This was going to be one of those long
and busy nights for me. With the paying job keeping me busy and not much to deal
with in other parts of my life, I come across a night with two shows I want to check out.
Given the quandary between which to miss out on or check out, I decided to go for broke and check both of them out. Would I succeed? Would I fail? Let’s start for the first show and see what I managed to accomplish as an audience member.
I arrived at the Note partway through Las Desterrada’s
set. This sextet plays and eclectic leaning type of blues rock with some Latin
and jam band elements. Drums and congas lay down the grooves while nylon string
flamenco style guitar battles with overdriven electric guitar work for the collection of originals and covers (I think the
ratio was 3:2 in favor of their own stuff, but I missed the first song so don’t quote me on that one). Never heard these guys before but I have to admit I’m kinda curious.
Up next was the Serious Blues Band, who Keith of Big Medicine
encouraged me to check out. This quintet is straight ahead electric blues fueled
by raunchy electric guitars and overdriven harmonics. They mainly focused on
covers but managed to get a feel pretty close to a juke joint. I admit I would’ve
like to hear some originals, but SBB musically pulled off their set pretty well.
I never heard Big Muddy before they played the middle slot
of the night. Basically, these guys kept to a no frills classic blues/R&B
set staying with the covers route. Musically they come off as a bar band delivering
the goods to a crowd wanting to hear “Mustang Sally” (which they actually played) than a stone blues or roots
band. However, the crowd danced to the music, which was an indicator at that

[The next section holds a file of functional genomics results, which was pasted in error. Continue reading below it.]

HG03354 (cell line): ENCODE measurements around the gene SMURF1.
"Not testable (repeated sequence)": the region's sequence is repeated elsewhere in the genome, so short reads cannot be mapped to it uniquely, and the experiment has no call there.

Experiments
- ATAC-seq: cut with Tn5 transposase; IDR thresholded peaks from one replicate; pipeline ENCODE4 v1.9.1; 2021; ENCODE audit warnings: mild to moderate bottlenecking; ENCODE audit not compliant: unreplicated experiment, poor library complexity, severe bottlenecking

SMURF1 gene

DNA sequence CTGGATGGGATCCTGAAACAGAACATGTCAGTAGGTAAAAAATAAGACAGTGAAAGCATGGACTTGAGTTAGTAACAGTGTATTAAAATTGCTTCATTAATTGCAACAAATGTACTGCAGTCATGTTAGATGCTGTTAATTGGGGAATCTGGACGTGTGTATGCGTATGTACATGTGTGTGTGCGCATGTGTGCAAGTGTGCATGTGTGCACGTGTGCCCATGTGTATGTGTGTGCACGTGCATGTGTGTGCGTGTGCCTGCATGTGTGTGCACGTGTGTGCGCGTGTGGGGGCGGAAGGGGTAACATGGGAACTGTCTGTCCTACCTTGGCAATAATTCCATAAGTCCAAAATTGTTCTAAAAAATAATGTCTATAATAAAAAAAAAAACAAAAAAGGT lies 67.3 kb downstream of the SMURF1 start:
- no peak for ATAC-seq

|EDDIE, KEITH, AND SAM OF BIG MEDICINE
Then Big Medicine came on and all things were about to change.
readers of this zine have read in here a lot of times before, once again they tore through a too brief set of originals (some
newer stuff, some of Eddie’s older songs) that was hot rodded roots rock with blues and country footing played as if
the world was going to explode. While the set was only five songs, Big Medicine played with no apologies.
Admittedly I’m biased but these guys rock – even though the band faced a massive obstacle in
I never heard East Ash St. Band before tonight though they’d
been around for a while (partly due to the controversy surrounding their name). Being
as I was in a hurry I was only able to catch one song by the band. Given the
nature of the night, the song I saw was an expanded blues song (A Muddy Waters cover, I believe) more than the jam band music
they’ve gotten a local following from. Due to that I wasn’t able
to fully judge for myself about them so I will have to see them later before I can judge.
Due to a chance I had to take, I had to miss seeing Caulfield and the Magic and
Celandine’s sets for the bill, figuring if things had already happened I could come back. Later I learned that one of the other bands might have sabotaged Big Medicine by turning down the tone
controls on Eddie’s amp to zero. Whether it was an accident or done on
purpose by one of the other bands is impossible to know, even in retrospect. However
it did kind of tarnish the evening for some people. Those not in the know about
this probably didn’t notice but it did have an effect.
|EAST ASH ST. BAND